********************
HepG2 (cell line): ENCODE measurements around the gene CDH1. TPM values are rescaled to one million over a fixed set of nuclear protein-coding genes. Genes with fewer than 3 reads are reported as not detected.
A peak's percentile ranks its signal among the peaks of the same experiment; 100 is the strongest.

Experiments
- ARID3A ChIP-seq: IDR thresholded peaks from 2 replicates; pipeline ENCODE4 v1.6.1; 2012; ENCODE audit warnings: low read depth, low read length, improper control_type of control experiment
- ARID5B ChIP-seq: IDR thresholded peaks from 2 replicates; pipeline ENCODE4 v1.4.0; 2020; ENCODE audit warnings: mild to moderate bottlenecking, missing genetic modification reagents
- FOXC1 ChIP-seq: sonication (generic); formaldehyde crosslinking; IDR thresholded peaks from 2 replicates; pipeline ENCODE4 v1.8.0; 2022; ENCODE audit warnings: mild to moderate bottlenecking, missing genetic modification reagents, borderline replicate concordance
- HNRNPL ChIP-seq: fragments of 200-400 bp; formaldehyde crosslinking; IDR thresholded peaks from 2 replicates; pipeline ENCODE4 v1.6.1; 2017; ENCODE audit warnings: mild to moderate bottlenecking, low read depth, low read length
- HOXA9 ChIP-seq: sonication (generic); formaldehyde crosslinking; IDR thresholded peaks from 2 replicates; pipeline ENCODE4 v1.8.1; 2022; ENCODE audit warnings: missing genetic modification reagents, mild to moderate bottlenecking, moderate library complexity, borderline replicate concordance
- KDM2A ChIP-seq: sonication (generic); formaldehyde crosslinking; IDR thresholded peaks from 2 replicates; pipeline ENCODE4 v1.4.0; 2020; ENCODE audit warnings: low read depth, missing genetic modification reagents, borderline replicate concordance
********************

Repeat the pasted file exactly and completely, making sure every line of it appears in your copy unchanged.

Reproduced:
HepG2 (cell line): ENCODE measurements around the gene CDH1. TPM values are rescaled to one million over a fixed set of nuclear protein-coding genes. Genes with fewer than 3 reads are reported as not detected.
A peak's percentile ranks its signal among the peaks of the same experiment; 100 is the strongest.

Experiments
- ARID3A ChIP-seq: IDR thresholded peaks from 2 replicates; pipeline ENCODE4 v1.6.1; 2012; ENCODE audit warnings: low read depth, low read length, improper control_type of control experiment
- ARID5B ChIP-seq: IDR thresholded peaks from 2 replicates; pipeline ENCODE4 v1.4.0; 2020; ENCODE audit warnings: mild to moderate bottlenecking, missing genetic modification reagents
- FOXC1 ChIP-seq: sonication (generic); formaldehyde crosslinking; IDR thresholded peaks from 2 replicates; pipeline ENCODE4 v1.8.0; 2022; ENCODE audit warnings: mild to moderate bottlenecking, missing genetic modification reagents, borderline replicate concordance
- HNRNPL ChIP-seq: fragments of 200-400 bp; formaldehyde crosslinking; IDR thresholded peaks from 2 replicates; pipeline ENCODE4 v1.6.1; 2017; ENCODE audit warnings: mild to moderate bottlenecking, low read depth, low read length
- HOXA9 ChIP-seq: sonication (generic); formaldehyde crosslinking; IDR thresholded peaks from 2 replicates; pipeline ENCODE4 v1.8.1; 2022; ENCODE audit warnings: missing genetic modification reagents, mild to moderate bottlenecking, moderate library complexity, borderline replicate concordance
- KDM2A ChIP-seq: sonication (generic); formaldehyde crosslinking; IDR thresholded peaks from 2 replicates; pipeline ENCODE4 v1.4.0; 2020; ENCODE audit warnings: low read depth, missing genetic modification reagents, borderline replicate concordance